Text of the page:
- Annual Meeting
- Get Involved
SEVENTEENTH TEXAS INFANTRY
SEVENTEENTH TEXAS INFANTRY. The Seventeenth Texas Infantry, a Confederate regiment, was organized at Camp Terry, Austin, Texas, during March 1862. The regiment had ten companies composed of men from Angelina, Bastrop, Bell, Burleson, Burnet, Caldwell, Colorado, Falls, Fayette, Lampasas, Lavaca, Smith, Trinity, Travis, and Williamson counties. The original commander of the Seventeenth Infantry was Col. Robert T. P. Allen, a West Point graduate who had served in the Seminole War and founded Bastrop Military Academy in Bastrop. He was a stern disciplinarian who stressed the need for training of the troops before going into battle.
The Seventeenth Infantry spent its entire career in the Trans-Mississippi Department and fought and served in Texas, Arkansas, and Louisiana. Following its organization and initial training, it was ordered to Little Rock, Arkansas, in August 1862. There it was assigned to the Second Division, Second Corps, Army of the West. It wintered at Camp Nelson in Little Rock and suffered heavy casualties from disease. Benajah Harvey Carroll, a private in the regiment and later a well-known Baptist minister and prohibitionist, stated that the unit lost more men from measles and pneumonia in the winter of 1862–63 than it did from all the battles it fought.
In January 1863 the Seventeenth narrowly missed capture at the battle of Arkansas Post, where some 4,800 Confederate soldiers were taken prisoner. The Seventeenth Infantry, marching from near Pine Bluff, was unable to reach the battle site before the surrender of the Confederate troops.
The battle of Milliken's Bend in June 1863 was the first significant engagement for the Seventeenth Infantry. Milliken's Bend was a victory for the Union, because the Federals stopped Confederate efforts to lift the siege of Vicksburg. In the battle the Seventeenth Infantry regiment suffered the following casualties: one officer and twenty enlisted men killed, four officers and sixty-one enlisted men wounded, and three enlisted men captured or missing.
The Seventeenth spent the balance of 1863 engaged in various actions in Louisiana. Included in these were fights at Richmond, LaFourche Crossing, Brashear City, Donaldsville, Harrisonburg, Fort Beauregard, Morgan's Ferry, Sterling's Plantation, Opelousas, Barre Landing, Washington, Grand Coteau, and Camp Pratt. Colonel Allen was relieved of command of the Seventeenth in November 1863. He was succeeded as commander by George Washington Jones.
In the spring of 1864 the Seventeenth Texas Infantry took part in the Red River campaign against the advance of Union troops led by Gen. Nathaniel Banks into Louisiana. It fought in or near Franklin and at Fort DeRussy. Fort DeRussy was manned by 350 Confederates, including members of the Seventeenth Texas Infantry, when it was attacked by members of the Union Army's Sixteenth Corps. The fort fell to the Union troops. Among those captured when it fell were one officer and thirty-nine enlisted men of the Seventeenth Texas Infantry. The Seventeenth also fought at Natchitoches and Campti before being involved in the major battles of the Red River campaign at Mansfield and Pleasant Hill on April 7–9, 1864.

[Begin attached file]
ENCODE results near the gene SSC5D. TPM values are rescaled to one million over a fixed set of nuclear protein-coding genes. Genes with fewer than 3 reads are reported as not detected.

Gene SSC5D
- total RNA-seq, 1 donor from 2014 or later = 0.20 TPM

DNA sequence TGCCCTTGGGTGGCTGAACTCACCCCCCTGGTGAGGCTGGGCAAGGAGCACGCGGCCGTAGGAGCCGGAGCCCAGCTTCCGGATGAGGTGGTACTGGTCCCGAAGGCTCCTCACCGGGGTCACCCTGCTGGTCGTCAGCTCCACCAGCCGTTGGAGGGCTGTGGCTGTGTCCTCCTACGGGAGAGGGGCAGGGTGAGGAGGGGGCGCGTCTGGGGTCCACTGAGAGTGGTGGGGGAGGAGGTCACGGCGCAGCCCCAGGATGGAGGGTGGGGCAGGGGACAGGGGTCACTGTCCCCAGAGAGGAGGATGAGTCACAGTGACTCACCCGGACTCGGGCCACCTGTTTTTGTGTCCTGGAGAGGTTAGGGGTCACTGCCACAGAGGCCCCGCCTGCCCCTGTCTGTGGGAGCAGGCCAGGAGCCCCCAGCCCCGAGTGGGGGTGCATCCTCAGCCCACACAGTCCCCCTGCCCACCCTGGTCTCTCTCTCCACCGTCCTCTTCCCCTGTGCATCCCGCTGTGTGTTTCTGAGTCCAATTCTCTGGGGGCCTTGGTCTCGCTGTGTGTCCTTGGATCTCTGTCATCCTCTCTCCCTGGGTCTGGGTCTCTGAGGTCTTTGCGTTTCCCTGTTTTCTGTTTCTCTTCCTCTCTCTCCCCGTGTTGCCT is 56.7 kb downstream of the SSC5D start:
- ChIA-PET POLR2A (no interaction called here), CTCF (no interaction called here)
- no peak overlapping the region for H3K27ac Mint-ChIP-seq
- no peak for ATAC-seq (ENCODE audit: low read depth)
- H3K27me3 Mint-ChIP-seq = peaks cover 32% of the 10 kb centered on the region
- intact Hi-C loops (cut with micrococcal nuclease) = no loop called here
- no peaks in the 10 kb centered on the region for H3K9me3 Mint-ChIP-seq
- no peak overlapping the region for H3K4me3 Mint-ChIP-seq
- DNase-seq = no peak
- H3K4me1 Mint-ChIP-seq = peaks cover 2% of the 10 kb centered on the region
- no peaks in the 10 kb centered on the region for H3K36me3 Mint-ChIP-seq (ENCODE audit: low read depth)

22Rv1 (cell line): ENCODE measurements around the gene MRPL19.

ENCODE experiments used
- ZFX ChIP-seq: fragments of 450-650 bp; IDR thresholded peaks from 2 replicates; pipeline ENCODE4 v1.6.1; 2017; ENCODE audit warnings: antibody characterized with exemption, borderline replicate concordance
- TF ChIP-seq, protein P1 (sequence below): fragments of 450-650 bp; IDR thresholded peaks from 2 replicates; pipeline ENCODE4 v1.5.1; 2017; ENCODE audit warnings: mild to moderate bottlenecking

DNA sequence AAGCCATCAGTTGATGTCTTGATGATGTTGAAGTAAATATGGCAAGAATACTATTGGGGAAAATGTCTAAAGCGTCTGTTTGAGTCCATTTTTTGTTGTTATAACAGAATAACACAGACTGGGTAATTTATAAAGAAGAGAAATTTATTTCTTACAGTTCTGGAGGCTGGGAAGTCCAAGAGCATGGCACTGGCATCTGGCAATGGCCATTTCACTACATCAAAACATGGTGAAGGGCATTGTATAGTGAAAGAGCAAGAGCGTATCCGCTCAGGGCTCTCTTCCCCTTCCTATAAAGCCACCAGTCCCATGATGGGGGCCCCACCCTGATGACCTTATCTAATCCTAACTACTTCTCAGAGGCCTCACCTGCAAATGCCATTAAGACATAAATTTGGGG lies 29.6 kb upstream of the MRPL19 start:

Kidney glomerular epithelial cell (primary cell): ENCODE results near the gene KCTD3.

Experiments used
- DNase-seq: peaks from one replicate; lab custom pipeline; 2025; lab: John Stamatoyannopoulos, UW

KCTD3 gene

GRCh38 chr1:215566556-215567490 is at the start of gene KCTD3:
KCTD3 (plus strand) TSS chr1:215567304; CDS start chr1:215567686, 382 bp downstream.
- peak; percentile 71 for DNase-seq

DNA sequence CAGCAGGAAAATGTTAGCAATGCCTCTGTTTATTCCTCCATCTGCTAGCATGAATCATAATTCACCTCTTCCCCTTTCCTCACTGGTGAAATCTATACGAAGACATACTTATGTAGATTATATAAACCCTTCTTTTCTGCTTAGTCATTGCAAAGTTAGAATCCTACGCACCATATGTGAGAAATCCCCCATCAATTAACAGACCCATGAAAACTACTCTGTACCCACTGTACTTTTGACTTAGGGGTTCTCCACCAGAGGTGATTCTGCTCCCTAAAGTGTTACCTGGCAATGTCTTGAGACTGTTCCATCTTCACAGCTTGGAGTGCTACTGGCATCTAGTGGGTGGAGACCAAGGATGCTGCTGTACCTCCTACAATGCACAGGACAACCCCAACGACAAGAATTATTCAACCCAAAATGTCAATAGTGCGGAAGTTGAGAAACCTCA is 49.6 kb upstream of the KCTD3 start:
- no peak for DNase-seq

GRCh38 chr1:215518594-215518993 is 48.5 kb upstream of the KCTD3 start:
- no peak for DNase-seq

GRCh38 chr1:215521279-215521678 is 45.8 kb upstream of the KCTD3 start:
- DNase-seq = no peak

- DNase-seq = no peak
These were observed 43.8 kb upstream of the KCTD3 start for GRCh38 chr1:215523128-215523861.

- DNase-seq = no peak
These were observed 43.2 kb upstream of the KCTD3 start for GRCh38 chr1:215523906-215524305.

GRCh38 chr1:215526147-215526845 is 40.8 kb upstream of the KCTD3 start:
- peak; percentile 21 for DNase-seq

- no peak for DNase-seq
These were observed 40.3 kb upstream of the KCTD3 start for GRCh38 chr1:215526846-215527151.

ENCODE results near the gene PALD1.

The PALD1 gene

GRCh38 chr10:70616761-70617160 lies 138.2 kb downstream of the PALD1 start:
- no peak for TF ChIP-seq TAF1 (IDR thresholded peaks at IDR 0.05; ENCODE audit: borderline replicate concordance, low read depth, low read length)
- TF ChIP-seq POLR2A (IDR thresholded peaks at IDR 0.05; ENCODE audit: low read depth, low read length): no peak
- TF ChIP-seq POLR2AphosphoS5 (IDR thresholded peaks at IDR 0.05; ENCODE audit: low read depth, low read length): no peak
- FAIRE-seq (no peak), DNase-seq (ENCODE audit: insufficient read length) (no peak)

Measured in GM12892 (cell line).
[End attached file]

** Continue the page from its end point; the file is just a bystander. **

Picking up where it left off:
Shortly after the battles at Mansfield and Pleasant Hill, the Seventeenth was ordered to Arkansas. It marched to the Little Rock area and took part in operations against Union Gen. Frederick Steele. The Seventeenth fought at Poison Springs, Arkansas, on April 18, 1864, at Mark's Mills in Arkansas on April 25, 1864, and at Jenkins' Ferry on the Saline River in Arkansas on April 30, 1864.The unit was ordered to Shreveport, Louisiana, in the middle of 1864. It stayed there until ordered to Hempstead, Texas. It was surrendered to Union forces at Galveston, Texas, on June 2, 1865.
Richard G. Lowe, Walker's Texas Division, C.S.A: Greyhounds of the Trans-Mississippi (Baton Rouge: Louisiana State University Press, 2004). L. David Norris, ed., The Autobiography of Wilburn Hill King: With the 18th Texas Infantry (Hillsboro, Texas: Hill College Press, 1996). Vertical File, Historical Research Center, Texas Heritage Museum, Hill College, Hillsboro, Texas).
Image Use Disclaimer
All copyrighted materials included within the Handbook of Texas Online are in accordance with Title 17 U.S.C. Section 107 related to Copyright and “Fair Use” for Non-Profit educational institutions, which permits the Texas State Historical Association (TSHA), to utilize copyrighted materials to further scholarship, education, and inform the public. The TSHA makes every effort to conform to the principles of fair use and to comply with copyright law.
For more information go to: http://www.law.cornell.edu/uscode/17/107.shtml
If you wish to use copyrighted material from this site for purposes of your own that go beyond fair use, you must obtain permission from the copyright owner.
The following, adapted from the Chicago Manual of Style, 15th edition, is the preferred citation for this article.Handbook of Texas Online, Bruce Bumbalough, "SEVENTEENTH TEXAS INFANTRY," accessed November 16, 2018, http://www.tshaonline.org/handbook/online/articles/qks12.
Uploaded on April 8, 2011. Modified on September 28, 2016. Published by the Texas State Historical Association.